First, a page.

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Celebrity chef has sure method for soft-boiled eggs

By Karen Bjornland
Tuesday, March 11, 2014

On a snowy night in February, the wacky and witty Alton Brown whipped up his “Edible Inevitable” show for a crowd at Proctors. Now, eight weeks later, another TV cooking show guy, Christopher Kimball, is coming to Albany’s Palace Theatre.

If you haven’t heard of him, Kimball is the serious guy with the bow tie and red apron on “America’s Test Kitchen,” which airs locally at 1 p.m. Saturday on WMHT-TV. And like Brown, he’s really into the science of cooking.

At 3 p.m. on Sunday, April 13, Kimball, the founder of Cooks Illustrated magazine, will give the Capital Region audience an inside look at the PBS show.

Tickets are $35 and $45. If you want to meet the 62-year-old Westchester County native after the show, a VIP ticket is $85.

I discovered Kimball’s show one day this winter while lying on the couch nursing a cold and flipping through TV channels.

It was the “Three Ways with Eggs” episode, and it opened with a lesson on how to make a soft-boiled egg.

I was intrigued. I hadn’t enjoyed such an egg in many years.

Childhood breakfast

When I was young, my Norwegian father loved to spoon up soft-boiled eggs on Sunday morning.
As I remember, they were enthroned not in boring white egg cups but in dainty stemmed brandy glasses, as if they were a magical breakfast for a princess.

Tap, tap, tap. Little fingers learned to crack the rounded top of the egg with a knife, gently lift off this cap and reveal the orange-yellow insides, which were then anointed with butter, pepper and salt.

Little brother liked playing with the empty shells more than eating the eggs. He was a Sugar Pops kid.

I don’t think people eat soft-boiled eggs anymore. Maybe they are scared of salmonella and cholesterol. Maybe this kind of breakfast has just fallen out of fashion.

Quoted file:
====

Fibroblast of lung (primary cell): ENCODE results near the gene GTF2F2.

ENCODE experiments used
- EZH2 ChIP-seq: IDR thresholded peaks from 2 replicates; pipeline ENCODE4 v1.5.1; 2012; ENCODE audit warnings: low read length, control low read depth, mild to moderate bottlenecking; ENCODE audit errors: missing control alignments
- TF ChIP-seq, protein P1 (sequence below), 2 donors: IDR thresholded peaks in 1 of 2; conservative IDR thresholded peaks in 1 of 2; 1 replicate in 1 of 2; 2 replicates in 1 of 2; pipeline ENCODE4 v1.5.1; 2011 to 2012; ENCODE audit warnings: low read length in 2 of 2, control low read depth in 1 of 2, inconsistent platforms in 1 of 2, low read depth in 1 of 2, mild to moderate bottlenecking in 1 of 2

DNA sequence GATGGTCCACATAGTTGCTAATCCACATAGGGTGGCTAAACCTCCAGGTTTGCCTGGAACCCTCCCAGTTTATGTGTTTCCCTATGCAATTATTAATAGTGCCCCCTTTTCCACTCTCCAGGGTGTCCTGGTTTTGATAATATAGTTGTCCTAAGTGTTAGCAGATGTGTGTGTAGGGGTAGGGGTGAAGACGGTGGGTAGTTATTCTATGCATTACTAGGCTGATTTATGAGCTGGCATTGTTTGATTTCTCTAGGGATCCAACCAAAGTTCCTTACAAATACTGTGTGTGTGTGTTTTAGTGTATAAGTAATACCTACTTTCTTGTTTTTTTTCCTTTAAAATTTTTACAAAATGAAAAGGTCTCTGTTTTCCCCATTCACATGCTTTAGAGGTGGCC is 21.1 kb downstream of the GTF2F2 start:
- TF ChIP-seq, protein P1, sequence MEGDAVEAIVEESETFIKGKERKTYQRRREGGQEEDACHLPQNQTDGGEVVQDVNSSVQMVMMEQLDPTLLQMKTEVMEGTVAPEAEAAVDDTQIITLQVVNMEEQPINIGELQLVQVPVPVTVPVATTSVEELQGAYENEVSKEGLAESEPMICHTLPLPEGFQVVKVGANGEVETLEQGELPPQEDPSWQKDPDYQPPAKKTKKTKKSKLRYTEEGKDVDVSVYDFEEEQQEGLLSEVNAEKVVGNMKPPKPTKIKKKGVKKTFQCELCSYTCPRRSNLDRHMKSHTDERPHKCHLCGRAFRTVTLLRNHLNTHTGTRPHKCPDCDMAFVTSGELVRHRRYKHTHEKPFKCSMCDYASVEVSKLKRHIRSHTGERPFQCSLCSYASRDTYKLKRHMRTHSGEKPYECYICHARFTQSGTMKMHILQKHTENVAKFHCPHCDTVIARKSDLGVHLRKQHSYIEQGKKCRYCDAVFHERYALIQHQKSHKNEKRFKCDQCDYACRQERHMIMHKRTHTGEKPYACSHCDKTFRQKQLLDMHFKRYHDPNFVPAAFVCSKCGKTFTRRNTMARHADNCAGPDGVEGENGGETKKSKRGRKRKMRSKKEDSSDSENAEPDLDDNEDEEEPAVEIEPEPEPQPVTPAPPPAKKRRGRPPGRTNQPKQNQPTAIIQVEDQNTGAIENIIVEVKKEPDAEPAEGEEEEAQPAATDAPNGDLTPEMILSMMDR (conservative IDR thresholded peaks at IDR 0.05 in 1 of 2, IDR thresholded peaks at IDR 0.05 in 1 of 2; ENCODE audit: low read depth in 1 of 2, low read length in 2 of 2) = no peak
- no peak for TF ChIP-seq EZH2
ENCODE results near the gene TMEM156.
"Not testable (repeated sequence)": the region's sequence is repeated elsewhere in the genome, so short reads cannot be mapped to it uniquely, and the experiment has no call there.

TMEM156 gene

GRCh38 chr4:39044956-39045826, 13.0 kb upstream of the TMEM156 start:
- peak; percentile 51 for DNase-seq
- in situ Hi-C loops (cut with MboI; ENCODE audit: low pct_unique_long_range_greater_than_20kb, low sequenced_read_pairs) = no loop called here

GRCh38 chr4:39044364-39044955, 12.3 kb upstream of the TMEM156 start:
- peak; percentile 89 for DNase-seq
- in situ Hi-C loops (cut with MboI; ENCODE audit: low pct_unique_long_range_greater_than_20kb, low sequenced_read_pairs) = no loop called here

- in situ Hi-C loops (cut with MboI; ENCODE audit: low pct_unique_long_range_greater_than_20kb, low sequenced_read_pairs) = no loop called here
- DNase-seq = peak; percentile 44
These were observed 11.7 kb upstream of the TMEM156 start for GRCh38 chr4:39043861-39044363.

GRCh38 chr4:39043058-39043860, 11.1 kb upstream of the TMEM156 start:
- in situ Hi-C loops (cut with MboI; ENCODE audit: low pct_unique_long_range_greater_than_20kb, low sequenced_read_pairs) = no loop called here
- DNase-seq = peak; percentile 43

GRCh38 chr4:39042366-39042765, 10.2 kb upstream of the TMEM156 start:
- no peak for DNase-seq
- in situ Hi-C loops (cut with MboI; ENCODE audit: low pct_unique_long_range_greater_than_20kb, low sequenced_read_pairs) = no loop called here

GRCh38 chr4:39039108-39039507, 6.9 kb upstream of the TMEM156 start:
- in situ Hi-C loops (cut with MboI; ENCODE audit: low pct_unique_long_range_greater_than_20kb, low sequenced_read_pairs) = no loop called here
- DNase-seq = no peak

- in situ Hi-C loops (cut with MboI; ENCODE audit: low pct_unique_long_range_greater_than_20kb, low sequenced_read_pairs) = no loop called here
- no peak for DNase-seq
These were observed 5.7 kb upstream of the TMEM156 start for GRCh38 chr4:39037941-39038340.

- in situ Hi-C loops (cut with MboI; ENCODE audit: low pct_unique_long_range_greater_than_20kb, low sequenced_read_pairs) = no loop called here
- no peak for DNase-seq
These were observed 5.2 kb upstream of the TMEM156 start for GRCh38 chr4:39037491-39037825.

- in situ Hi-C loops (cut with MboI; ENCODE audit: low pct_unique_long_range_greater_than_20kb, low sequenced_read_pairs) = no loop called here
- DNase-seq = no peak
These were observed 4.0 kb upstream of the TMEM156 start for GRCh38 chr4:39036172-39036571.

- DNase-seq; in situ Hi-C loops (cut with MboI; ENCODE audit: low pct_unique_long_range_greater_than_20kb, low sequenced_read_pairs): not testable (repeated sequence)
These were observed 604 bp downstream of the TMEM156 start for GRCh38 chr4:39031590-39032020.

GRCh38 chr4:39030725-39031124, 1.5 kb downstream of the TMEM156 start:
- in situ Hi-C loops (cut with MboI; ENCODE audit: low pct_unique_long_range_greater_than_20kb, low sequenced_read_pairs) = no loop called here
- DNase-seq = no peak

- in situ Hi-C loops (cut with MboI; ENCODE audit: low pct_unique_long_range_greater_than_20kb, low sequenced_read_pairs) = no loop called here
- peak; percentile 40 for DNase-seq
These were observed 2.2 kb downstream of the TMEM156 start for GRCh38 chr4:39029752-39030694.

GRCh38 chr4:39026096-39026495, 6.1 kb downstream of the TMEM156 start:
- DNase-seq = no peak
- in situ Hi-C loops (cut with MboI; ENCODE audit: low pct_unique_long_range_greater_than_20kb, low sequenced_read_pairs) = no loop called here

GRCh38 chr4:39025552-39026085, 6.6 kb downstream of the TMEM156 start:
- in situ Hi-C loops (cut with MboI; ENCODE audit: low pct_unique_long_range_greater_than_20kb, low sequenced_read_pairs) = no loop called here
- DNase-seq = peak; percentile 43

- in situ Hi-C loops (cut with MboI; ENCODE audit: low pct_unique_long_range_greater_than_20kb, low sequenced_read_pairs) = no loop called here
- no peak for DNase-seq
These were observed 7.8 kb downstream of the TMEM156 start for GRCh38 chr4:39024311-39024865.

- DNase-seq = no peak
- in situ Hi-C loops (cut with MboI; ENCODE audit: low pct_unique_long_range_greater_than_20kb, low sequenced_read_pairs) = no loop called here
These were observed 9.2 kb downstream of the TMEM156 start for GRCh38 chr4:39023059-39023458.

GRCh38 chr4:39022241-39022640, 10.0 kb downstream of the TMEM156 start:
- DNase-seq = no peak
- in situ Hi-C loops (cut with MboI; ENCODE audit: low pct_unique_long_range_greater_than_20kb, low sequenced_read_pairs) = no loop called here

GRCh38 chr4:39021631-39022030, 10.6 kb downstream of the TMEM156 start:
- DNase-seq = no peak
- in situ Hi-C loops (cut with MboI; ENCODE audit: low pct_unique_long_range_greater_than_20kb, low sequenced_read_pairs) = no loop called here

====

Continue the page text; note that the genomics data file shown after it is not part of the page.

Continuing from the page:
Now I won’t jump on my egg carton and cluck about the benefits of eggs. Let’s just say I worry about my sister-in-law, who scrambles the whites and throws out the yolks, the part of the egg that is jam-packed with brain-building nutrients.

On the show, test cook Julia Collin Davison told Kimball about experimenting with 1,000 eggs before coming up with a foolproof technique for cooking an egg until the whites are tender-firm and the yolk is warm and fluid.

Secret of success


The secret is to use a small amount of water, she said. Place four large, cold eggs in a pan of boiling water, but only a half-inch. Cover and steam/simmer for six-and-a-half minutes, using a timer.

Remove immediately, run quickly under cool water, then serve in egg cups.

The day after I watched the show, I dragged out some dusty porcelain egg cups that I bought years ago in San Francisco’s Chinatown, and followed her instructions. I like a yolk that’s semi-firm, so I cooked my egg for seven minutes, using my cellphone timer, and it came out perfectly.

Want to make your own soft-boiled egg?

Go to www.americastestkitchen.com and watch a six-minute video of the Jan. 26 show.

Oh, I almost forgot that this is the 21st century, the age of caution and lawsuits.

Because of the possibility of salmonella, soft-boiled eggs are not recommended for very young children, the elderly and people with weakened immune systems.

“In & Out of the Kitchen,” a wide-ranging column about cooking, eating and buying food, is written by Gazette staffers. You can reach us at features@dailygazette.net.

 
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